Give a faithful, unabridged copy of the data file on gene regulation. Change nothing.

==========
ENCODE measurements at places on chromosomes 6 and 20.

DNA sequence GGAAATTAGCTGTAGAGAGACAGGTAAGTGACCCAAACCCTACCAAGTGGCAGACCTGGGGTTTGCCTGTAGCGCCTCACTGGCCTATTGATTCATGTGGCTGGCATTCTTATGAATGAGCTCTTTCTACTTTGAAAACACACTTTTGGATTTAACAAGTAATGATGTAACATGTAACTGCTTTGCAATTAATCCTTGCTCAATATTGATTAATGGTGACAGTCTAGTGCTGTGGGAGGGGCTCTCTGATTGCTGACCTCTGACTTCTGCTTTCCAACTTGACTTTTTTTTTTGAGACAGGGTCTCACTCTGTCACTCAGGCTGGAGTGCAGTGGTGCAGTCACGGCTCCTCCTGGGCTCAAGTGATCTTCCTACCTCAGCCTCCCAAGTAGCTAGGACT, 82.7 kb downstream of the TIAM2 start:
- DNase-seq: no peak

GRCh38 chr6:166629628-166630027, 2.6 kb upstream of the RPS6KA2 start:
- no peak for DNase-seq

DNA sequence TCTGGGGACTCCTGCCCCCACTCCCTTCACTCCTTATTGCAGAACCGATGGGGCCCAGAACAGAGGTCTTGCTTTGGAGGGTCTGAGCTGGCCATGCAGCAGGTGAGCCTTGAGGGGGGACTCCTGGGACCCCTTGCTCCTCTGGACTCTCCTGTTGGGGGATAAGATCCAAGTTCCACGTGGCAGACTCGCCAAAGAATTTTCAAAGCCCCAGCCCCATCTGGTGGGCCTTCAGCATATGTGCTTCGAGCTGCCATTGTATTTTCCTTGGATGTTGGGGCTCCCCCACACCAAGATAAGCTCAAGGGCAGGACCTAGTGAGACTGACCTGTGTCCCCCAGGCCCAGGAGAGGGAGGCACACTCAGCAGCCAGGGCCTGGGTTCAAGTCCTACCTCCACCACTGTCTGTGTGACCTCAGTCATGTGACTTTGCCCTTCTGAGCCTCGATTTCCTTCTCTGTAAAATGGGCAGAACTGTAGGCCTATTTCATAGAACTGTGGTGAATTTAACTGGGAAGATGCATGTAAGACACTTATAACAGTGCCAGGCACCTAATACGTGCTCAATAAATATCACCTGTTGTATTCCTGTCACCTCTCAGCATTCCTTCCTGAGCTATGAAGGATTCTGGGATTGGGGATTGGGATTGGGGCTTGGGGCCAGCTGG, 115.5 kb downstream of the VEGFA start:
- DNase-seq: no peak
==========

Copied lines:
ENCODE measurements at places on chromosomes 6 and 20.

DNA sequence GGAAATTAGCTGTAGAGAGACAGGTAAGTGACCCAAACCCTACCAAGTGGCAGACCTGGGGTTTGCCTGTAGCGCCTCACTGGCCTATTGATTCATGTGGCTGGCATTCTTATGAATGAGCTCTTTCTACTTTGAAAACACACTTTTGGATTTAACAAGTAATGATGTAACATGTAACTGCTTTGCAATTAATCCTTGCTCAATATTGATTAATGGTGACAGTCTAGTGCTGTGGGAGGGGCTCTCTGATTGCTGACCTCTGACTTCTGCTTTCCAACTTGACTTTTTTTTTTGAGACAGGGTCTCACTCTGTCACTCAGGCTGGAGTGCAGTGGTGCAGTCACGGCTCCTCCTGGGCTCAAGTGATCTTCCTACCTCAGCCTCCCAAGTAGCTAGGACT, 82.7 kb downstream of the TIAM2 start:
- DNase-seq: no peak

GRCh38 chr6:166629628-166630027, 2.6 kb upstream of the RPS6KA2 start:
- no peak for DNase-seq

DNA sequence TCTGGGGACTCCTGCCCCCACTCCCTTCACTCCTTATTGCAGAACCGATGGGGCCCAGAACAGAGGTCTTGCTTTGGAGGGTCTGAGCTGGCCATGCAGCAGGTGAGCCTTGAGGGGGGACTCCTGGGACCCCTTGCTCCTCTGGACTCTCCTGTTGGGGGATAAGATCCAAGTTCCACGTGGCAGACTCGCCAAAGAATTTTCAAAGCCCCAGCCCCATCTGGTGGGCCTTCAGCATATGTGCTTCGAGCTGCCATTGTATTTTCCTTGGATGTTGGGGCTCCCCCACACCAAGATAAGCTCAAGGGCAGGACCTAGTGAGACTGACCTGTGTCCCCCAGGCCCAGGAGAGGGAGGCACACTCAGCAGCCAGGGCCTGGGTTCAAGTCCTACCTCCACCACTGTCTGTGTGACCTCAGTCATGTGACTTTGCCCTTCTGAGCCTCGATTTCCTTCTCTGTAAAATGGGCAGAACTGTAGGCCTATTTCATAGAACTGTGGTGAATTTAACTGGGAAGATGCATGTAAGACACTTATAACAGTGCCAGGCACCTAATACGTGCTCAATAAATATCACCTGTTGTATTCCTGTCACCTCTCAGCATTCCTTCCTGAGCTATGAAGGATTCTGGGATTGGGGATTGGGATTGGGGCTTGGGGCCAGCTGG, 115.5 kb downstream of the VEGFA start:
- DNase-seq: no peak